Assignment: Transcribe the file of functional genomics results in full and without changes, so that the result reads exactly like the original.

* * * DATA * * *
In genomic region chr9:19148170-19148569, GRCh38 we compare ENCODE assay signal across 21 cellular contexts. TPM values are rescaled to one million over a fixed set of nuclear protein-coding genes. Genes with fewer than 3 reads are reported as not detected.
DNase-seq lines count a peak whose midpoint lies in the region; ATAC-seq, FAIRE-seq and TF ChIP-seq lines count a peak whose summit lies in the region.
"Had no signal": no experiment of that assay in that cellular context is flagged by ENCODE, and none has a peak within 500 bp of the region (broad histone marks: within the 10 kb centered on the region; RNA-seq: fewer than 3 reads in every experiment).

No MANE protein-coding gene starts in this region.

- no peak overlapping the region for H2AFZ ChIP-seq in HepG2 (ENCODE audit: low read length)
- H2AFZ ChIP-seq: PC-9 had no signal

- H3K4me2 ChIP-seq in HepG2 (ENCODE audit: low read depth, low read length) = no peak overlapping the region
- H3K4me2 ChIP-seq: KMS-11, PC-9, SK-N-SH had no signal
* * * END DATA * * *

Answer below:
In genomic region chr9:19148170-19148569, GRCh38 we compare ENCODE assay signal across 21 cellular contexts. TPM values are rescaled to one million over a fixed set of nuclear protein-coding genes. Genes with fewer than 3 reads are reported as not detected.
DNase-seq lines count a peak whose midpoint lies in the region; ATAC-seq, FAIRE-seq and TF ChIP-seq lines count a peak whose summit lies in the region.
"Had no signal": no experiment of that assay in that cellular context is flagged by ENCODE, and none has a peak within 500 bp of the region (broad histone marks: within the 10 kb centered on the region; RNA-seq: fewer than 3 reads in every experiment).

No MANE protein-coding gene starts in this region.

- no peak overlapping the region for H2AFZ ChIP-seq in HepG2 (ENCODE audit: low read length)
- H2AFZ ChIP-seq: PC-9 had no signal

- H3K4me2 ChIP-seq in HepG2 (ENCODE audit: low read depth, low read length) = no peak overlapping the region
- H3K4me2 ChIP-seq: KMS-11, PC-9, SK-N-SH had no signal